What more is there to say - and in any case, how could you stand to read it anyway after all the verbiage I've just inflicted upon you? So, that's it. I'm ready to take your advice now, please.

Thanks again. Cheers!
 
Old 08-30-2010, 06:55 PM   #2
tinytimw52
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Tim
USA
 
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Posts: 138
hey, I am 18 and just graduated high school.

i agree with what you say, if your paying thousands you should get to learn everything.

Unfortunately every college I Have looked at, it seems like you have to be specific with what you want to choose when you go to college, there aren't many general places. However, you could major in one and minor in others.

Honestly, i am taking a semester off right now and going the self taught route to see if I will be able to motivate myself enough to do it. If not, I will go to college, but I will never pay thousands of dollars to go into debt.

Hope this helped.
 
Old 08-30-2010, 10:04 PM   #3
matmonkfish
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Matthew Moore
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probably you have heard something like this before, but i don't think think it is advisable to learn everything upfront like this. i understand that you want to be able to be self sufficient, and be able to do any part of a production, this although is very difficult is possible, your skill level at each aspect is another issue, but yes, you could feasibly manage to do each part, be it brilliant, or comprimised through spreading skills too far.

i find that learning some areas will organically lead you into other areas, ie studyting pure animation for a bit would probably improve your drawing skills, it has design elemetnts and it would interlink into layout and storyboarding. its all integrated and overlaps... you cant neccessarily just seperate things out like that, aside from the clear cut cg stuff.. well you could literally just study each one seperatly, yes, but somehow to me a lot of learning comes from things overlapping and interlinking and gradually building a picture and understanding over time.. i dont think you can just buy it. it is a process of discovery, that in some ways you have to force, in other ways let things evolve and join up the dots as you go. you can learn a hell of a lot from just doing it, and learning each of the categories that you suggest outright, but just remember, you wont neccessairly see or feel the big picture by studying all these things.. you need to plunge into areas of study, but allow that knowledge to sink in to the extent you find some profound structure that bleeds into other areas... understandsidng wont come from trying to make it happen to fast, some people would build up those skills you suggest from working for 20 years with various u turns and side routes...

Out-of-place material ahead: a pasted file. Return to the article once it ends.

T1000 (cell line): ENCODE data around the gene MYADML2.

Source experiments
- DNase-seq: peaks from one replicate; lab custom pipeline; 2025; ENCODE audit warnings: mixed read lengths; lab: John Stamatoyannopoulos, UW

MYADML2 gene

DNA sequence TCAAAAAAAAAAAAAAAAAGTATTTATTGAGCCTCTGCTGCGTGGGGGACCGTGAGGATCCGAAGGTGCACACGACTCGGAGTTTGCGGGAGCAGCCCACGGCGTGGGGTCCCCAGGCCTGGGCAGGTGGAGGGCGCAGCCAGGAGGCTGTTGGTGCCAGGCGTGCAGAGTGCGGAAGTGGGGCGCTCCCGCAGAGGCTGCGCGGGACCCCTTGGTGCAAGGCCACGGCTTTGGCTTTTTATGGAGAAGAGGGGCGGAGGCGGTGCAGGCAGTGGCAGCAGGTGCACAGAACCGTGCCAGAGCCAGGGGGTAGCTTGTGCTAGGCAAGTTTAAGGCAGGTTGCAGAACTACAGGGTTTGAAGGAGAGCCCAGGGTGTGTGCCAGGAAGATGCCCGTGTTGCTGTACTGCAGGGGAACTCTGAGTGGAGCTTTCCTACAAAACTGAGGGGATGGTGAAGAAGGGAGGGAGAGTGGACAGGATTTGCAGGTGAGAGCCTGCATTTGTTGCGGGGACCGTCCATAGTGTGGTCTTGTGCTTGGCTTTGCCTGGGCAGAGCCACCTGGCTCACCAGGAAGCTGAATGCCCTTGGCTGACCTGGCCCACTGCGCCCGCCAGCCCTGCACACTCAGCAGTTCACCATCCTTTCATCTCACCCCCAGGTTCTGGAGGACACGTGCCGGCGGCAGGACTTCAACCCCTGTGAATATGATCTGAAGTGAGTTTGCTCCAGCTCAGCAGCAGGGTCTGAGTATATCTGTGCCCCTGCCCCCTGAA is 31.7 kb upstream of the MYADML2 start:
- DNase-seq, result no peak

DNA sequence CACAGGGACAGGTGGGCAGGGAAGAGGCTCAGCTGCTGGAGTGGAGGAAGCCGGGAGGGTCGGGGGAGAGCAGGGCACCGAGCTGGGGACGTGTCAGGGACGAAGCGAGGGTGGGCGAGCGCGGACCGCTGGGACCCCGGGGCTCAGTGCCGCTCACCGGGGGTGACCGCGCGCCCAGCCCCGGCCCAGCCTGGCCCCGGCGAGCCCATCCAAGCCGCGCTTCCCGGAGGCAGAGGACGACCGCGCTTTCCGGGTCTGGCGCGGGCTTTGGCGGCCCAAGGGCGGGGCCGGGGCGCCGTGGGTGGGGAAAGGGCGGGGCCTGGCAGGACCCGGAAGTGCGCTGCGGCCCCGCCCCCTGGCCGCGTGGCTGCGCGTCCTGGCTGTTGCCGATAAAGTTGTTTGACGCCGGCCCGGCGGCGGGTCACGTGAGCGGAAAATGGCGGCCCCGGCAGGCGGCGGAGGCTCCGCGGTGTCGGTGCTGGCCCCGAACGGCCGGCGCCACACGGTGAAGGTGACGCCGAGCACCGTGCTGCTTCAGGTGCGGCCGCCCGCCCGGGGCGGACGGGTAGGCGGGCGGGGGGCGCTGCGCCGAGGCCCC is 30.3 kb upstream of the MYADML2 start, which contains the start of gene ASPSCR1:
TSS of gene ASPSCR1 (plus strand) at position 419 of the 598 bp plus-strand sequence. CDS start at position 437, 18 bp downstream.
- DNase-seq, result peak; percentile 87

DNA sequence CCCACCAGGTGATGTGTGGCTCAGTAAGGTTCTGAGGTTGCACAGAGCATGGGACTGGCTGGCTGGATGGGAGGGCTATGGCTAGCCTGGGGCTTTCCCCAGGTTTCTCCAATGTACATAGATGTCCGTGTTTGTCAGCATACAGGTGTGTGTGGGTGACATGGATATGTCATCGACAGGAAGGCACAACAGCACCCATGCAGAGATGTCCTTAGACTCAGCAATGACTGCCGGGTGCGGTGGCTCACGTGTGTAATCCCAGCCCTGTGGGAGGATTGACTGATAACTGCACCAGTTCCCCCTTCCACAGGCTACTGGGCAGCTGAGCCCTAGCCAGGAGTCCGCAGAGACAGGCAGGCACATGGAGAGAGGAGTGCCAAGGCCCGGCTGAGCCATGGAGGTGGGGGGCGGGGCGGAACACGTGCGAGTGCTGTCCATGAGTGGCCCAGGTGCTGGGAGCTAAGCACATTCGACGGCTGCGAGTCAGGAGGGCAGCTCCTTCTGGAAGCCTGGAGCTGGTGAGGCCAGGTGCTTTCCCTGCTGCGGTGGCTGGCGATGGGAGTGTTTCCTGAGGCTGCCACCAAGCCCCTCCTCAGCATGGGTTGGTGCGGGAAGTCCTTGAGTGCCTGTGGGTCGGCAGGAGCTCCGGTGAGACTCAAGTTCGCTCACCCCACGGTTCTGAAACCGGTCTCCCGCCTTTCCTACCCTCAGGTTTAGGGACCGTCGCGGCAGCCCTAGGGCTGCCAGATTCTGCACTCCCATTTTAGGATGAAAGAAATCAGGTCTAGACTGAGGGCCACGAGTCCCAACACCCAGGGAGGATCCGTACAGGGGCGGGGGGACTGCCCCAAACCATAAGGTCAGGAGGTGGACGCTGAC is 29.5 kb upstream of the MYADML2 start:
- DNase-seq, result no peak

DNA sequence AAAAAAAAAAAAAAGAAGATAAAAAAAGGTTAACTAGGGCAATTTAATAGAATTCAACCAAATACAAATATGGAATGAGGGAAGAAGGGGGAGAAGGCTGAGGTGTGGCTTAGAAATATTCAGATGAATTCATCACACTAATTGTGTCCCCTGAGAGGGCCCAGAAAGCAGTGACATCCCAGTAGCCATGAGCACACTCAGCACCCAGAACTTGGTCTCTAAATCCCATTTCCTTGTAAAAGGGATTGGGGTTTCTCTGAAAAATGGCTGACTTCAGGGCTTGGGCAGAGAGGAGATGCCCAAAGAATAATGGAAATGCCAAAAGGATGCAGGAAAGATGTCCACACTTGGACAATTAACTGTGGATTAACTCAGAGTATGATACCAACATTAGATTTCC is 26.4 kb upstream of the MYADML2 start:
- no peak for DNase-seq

im am not questioning your talent levels, or even if you could pull it off, just think it through first.. persoanlly i think you can understand more from mastering a smaller area to begin with, before taking a look around and seeing whats what based on your new knowledge

ie studying a complemantary group like...

3D Character Modeling and Rigging
3D Painting and Texturing
Drawing
Painting


or something would be wise before moving on, but good luck whatever you do...
 
Old 09-01-2010, 08:39 PM   #4
jesse92
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Jesus jesse
Kingsville, US
 
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Man, thats just too much xD.. thats like choosing between .. know about everything, but not being good at anything.... and be very very good at something. o:, thats my opinion.
like if you focus all the time in mastering something.. i think thats better than be just alright in a lot of things. think about it